In the second phase of this analysis, conducted in January 2014, I attempt a more comprehensive cited reference search in WoS to generate citation counts to all editions of the WOA/WOD over time. Since WOA/WOD originally was, and still is, distributed as a print publication, it seems likely that formal citations to this data set would be more numerous than for the other data sets analyzed here. To allow for wide variance in citation formats, I search for the author(s) and publication year(s) of each edition of the WOA/WOD and then manually select the relevant search results. The search strategies used in this process are summarized in Table 2.

Table 2. Search strategies used to identify articles citing each edition of the WOA/WOD in WoS.

The process of executing these search strategies for one edition of the WOA/WOD is as follows. First, I perform a Cited Reference Search using the search criteria listed in Table 2. In step 2 of the Cited Reference Search process, I select the relevant citation variants through manual inspection of the step 1 results, and manually count the number of cited reference variants selected. After retrieving the final list of citing articles, I then analyze the results using the tools provided by WoS to obtain citation counts per year, subject category, and country for that edition of the WOA/WOD. I then repeat this process for each subsequent edition of the WOA/WOD.


The citation counts generated for WOA/WOD, PSST, and GHRSST during the first phase of this analysis are summarized in Figure 1. Two consistent patterns seem to emerge in these counts. First, the total number of citations generated for each data set increases as the coverage of the data source increases. WoS is the most limited of the three data sources, since it only indexes article metadata, acknowledgements, and cited references. Publishers' sites have wider coverage, since they allow access to articles' full text, but I only searched a limited number of these sites. Google Scholar has the broadest coverage, in that it offers access to the full text of a broad range of publishers' websites as well as to conference proceedings, institutional repositories, and other websites. The citation counts generated using these data sources seem to follow this pattern, with citation counts generated from publishers' sites being nearly four times higher than those generated from WoS and counts generated from Google Scholar being nearly eight times higher than WoS.

Figure 1. Citation counts retrieved for three oceanographic data sets from three data sources.

Second, the data sets are consistently ranked relative to each other across the three data sources. The citation counts for WOA/WOD are higher than those for PSST, which are higher than those for GHRSST. The magnitude of these differences also seems consistent, with WOA/WOD receiving approximately four times more citations in each data source than PSST and PSST receiving approximately three times more citations than GHRSST. The consistency of these patterns across data sets and data sources suggests that these findings are robust, although much additional work would be necessary to verify their accuracy.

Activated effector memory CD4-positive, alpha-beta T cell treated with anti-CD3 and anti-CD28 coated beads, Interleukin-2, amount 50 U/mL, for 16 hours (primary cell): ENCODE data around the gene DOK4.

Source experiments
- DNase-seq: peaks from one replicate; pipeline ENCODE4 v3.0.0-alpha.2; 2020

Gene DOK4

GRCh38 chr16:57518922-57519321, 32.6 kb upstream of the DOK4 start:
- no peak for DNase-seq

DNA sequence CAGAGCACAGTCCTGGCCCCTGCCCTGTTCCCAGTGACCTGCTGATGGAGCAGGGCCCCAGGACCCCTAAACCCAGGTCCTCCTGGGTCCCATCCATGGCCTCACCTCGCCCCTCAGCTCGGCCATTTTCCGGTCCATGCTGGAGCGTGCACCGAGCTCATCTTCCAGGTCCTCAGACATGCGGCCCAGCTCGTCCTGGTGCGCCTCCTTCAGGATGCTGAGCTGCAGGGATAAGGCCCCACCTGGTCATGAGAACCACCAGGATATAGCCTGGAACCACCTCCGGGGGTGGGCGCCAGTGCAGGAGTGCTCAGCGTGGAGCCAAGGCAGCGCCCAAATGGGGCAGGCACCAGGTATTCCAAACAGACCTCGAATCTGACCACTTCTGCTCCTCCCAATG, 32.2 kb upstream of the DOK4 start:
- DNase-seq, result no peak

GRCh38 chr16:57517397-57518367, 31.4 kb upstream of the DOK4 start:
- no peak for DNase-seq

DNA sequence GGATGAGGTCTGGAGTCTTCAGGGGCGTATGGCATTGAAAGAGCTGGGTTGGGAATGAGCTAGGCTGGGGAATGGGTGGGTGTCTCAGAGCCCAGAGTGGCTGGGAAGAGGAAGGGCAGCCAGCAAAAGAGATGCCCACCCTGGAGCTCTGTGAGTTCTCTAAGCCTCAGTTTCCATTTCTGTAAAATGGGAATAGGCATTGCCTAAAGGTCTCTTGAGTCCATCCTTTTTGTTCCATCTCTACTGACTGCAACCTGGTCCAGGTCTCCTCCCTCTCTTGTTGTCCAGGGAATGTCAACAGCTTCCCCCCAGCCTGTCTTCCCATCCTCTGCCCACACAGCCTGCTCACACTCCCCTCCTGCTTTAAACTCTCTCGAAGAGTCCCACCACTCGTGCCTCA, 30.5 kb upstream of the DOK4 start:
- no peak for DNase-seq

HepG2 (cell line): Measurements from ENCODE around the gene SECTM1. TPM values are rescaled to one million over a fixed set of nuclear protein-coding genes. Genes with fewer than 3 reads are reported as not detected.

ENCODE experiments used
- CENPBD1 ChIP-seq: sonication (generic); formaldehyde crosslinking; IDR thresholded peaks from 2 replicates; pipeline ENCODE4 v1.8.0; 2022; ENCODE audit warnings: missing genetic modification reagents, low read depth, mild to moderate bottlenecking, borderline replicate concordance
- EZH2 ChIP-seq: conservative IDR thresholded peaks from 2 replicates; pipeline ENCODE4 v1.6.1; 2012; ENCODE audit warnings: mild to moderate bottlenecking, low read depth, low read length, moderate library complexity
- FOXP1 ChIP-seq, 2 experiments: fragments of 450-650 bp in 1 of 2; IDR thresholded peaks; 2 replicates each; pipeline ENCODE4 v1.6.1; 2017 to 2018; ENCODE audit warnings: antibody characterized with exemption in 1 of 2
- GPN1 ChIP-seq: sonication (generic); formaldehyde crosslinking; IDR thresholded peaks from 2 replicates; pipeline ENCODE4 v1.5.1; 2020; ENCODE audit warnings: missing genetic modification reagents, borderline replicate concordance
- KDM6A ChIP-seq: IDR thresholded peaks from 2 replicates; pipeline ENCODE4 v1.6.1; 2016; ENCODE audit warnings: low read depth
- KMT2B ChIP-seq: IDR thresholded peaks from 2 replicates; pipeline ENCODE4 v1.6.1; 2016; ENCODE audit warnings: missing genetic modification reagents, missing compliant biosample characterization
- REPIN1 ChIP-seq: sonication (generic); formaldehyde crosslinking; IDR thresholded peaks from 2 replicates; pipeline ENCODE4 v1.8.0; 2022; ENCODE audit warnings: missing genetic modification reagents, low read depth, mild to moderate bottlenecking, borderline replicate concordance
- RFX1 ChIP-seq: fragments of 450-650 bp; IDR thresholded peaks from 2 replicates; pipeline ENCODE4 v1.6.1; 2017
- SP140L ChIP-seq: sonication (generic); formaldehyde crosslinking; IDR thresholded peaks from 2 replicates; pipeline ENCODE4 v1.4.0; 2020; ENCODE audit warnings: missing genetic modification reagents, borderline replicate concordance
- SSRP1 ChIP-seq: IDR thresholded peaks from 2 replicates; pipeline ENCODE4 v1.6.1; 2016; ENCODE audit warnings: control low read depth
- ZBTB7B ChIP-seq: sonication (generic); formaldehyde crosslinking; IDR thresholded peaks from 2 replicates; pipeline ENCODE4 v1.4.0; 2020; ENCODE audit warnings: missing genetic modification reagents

In compiling these citation counts, I also find a wide variety in the methods used to refer to these data sets. Examples of this variety are given in Figure 2. Some articles include formal citations to these data sets, but the format of these citations is highly variable, despite the fact that NODC provides a suggested citation format for each of these data sets. Many other articles simply mention the data set in the text of the article, although the format of such mentions is also highly variable. The data sets are referred to by various names (PSST alone is referred to as ‘Pathfinder Sea Surface Temperature’, ‘Pathfinder SST’, ‘Advanced Very High Resolution Radiometer SST′,’ AVHRR SST′, etc) and a URL to the online source of the data is not always included.

Figure 2. Number of citations received per year by all editions of the WOA/WOD.

In the second phase of this analysis, a more comprehensive Cited Reference Search in WoS for articles citing WOA/WOD, I find a total of 8,412 articles citing all six editions of the WOA/WOD from 1984 to 2013. The 1982 edition has been cited 2,987 times, the 1994 edition has been cited 2,577 times, the 1998 edition has been cited 810 times, the 2001 edition has been cited 842 times, the 2005 edition has been cited 795 times, and the 2009 edition has been cited 401 times. The distribution of articles citing WOA/WOD over editions and years is presented in Figure 2.

These distributions display a number of interesting features. First, versions of the WOA/WOD seem to require at least four, and up to 14, years after their initial release date to reach their peak citation rate. The time necessary for versions to reach their peak rate has declined with each version: the 1982 Climatological Atlas reached its peak 14 years after its initial publication, whereas the 1998 version required six years and the 2005 version required four. The amount of time necessary for the older versions of the WOA/WOD to reach their peak citation rate is longer than the 2–5 years required for most journal articles [71], [72], although the 2005 version seems to have peaked within that timeframe.